Monday, August 01, 2011

poor, provincial town

We had to say goodbye to Avignon today - just one day there, I know, it's tragic - but we had enough time this morning to have some breakfast at the hotel (and then everyone suddenly had "errands" to run, which really just meant H&M.) The weather was really warm, and it was hard to think about sitting on a train all day. But we left knowing we had been to paradise (but had we ever been to ME?)

While waiting in the Avignon train station we played an entertaining game with those little rubber sticky hand toys that kids play with. I guess they came with some box lunches the students bought. We fought over a pastry box and it became very competitive. This led to a series of games like "I'm going to the moon," "BOMB" and the infamous "number game." These games continued onto the train, and kept us awake and engaged as we crossed straight through the heart of France.

Every once in a while we would look out the window and see little villages whiz by. Josh said it looked like Beauty and the Beast. I thought more of Chocolat. But it was such beautiful scenery, and so green. I'm sure we idealize it - there were probably lots of flies out there, and those villages are probably pretty boring - but it's hard to see the French countryside and not associate it with all of the stories you grew up with.

We were prepared for a mad dash at the Paris Gare de Lyon station - we only had an hour to get to Gare de Nord - but the group stayed focused and we got there pretty smoothly. I only had two awkward encounters. The girl at the ticket booth at Gare de Lyon told me emphatically that she did not speak English, though I know she has to in order to work there. She was just being a big jerk. Luckily I can manage in French just fine, but then she wouldn't speak English to the Japanese kids behind me so I had to stay and translate for them as well. Dear friends in France: WE KNOW YOU SPEAK ENGLISH. THE JIG IS UP.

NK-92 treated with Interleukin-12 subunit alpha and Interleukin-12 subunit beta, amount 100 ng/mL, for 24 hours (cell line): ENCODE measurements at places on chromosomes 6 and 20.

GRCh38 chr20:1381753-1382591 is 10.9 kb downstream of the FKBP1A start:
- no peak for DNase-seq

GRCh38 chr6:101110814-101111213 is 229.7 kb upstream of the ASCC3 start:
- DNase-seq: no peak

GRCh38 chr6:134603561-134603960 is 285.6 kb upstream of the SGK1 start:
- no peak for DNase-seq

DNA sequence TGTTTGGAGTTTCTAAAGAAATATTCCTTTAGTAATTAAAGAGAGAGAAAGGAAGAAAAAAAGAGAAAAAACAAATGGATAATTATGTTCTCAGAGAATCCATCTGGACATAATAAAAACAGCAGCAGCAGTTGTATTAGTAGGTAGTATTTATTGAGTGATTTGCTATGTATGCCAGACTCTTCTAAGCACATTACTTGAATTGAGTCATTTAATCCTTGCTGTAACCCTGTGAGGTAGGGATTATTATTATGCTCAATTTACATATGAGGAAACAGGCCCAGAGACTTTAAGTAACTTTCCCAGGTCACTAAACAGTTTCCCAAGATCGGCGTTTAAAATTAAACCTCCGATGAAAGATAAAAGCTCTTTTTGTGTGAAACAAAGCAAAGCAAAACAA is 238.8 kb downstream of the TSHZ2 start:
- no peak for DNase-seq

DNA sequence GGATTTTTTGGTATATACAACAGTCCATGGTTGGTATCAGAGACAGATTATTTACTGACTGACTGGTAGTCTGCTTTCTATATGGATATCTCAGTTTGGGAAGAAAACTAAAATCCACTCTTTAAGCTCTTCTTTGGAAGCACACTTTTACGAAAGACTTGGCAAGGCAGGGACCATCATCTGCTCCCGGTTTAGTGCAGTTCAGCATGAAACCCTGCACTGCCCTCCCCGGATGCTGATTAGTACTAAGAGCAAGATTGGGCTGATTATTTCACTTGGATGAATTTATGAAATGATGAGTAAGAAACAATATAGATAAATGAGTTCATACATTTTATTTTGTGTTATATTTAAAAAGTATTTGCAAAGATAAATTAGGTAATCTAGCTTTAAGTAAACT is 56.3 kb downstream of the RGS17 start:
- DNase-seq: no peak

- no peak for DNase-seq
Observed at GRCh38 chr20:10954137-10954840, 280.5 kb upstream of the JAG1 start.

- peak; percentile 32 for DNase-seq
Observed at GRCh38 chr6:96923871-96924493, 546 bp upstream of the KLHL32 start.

But it wasn't just the French I struggled with! At the UK border I encountered Madam McGrouchyslacks who grilled me about "why" I needed to be travelling with the students (because I'm their professor?) and then refused to admit Casey because he didn't have a letter stating he was a student from UVU. We have these letters when the students arrive at Heathrow, but I have never, in four years, been asked to show these letters at the train station. She swore that they "always" asked for them, and in the meantime her colleague next to her was letting half of our students through with, sure enough, no mention of the letters. We had some tense moments, she and I, as she basically called me a liar and then tried to pin me down as a dumb American who thought "England and France were just different states." If there's one thing I hate, it's being treated as a dumb American. But I held my temper. You would have been proud. She was three times the jerk that French shrew at the train station ever was.

But once we were all on board we settled in for more games, more naps, and more philosophical talks. And the sun went down around the time we hit the Chunnel. And then we were back in London. Quiet, clean, London.